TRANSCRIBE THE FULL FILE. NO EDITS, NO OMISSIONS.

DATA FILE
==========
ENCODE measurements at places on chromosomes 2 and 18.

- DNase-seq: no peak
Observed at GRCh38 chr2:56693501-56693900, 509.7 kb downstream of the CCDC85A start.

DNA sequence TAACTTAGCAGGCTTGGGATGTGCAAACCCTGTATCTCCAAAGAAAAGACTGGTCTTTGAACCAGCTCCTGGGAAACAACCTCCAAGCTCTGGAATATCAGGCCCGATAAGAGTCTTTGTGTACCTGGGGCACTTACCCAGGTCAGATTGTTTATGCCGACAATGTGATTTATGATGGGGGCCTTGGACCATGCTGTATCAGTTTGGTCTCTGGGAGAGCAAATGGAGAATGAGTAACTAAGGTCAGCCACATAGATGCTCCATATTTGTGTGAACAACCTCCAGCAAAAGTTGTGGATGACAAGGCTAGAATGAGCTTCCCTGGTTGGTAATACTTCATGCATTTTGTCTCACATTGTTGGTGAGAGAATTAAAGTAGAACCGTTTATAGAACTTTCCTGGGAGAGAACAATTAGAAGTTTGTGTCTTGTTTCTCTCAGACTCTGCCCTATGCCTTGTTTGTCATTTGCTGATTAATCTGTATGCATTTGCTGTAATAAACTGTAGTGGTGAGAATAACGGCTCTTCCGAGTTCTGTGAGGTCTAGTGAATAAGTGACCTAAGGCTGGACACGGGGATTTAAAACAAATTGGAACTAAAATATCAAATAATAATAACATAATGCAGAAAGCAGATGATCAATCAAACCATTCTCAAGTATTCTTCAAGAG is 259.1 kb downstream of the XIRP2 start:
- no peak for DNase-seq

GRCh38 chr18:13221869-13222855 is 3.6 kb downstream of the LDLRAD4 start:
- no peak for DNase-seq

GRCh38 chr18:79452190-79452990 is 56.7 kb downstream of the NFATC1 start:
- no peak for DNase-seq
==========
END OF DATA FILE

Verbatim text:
ENCODE measurements at places on chromosomes 2 and 18.

- DNase-seq: no peak
Observed at GRCh38 chr2:56693501-56693900, 509.7 kb downstream of the CCDC85A start.

DNA sequence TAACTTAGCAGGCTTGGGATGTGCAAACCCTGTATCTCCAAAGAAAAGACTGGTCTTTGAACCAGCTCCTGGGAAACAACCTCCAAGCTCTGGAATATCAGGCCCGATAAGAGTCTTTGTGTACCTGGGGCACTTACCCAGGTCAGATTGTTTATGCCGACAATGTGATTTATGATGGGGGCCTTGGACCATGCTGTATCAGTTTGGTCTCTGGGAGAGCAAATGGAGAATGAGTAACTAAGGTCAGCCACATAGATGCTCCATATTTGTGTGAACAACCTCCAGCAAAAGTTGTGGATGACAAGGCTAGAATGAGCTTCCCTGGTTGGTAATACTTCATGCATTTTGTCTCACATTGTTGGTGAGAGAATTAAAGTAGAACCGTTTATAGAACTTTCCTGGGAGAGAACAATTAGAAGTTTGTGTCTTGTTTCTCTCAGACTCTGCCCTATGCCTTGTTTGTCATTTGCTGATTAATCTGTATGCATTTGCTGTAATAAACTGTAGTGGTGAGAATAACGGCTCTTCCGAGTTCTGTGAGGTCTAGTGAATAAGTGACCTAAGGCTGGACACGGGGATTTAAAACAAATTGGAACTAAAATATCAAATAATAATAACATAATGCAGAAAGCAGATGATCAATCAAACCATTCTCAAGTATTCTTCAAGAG is 259.1 kb downstream of the XIRP2 start:
- no peak for DNase-seq

GRCh38 chr18:13221869-13222855 is 3.6 kb downstream of the LDLRAD4 start:
- no peak for DNase-seq

GRCh38 chr18:79452190-79452990 is 56.7 kb downstream of the NFATC1 start:
- no peak for DNase-seq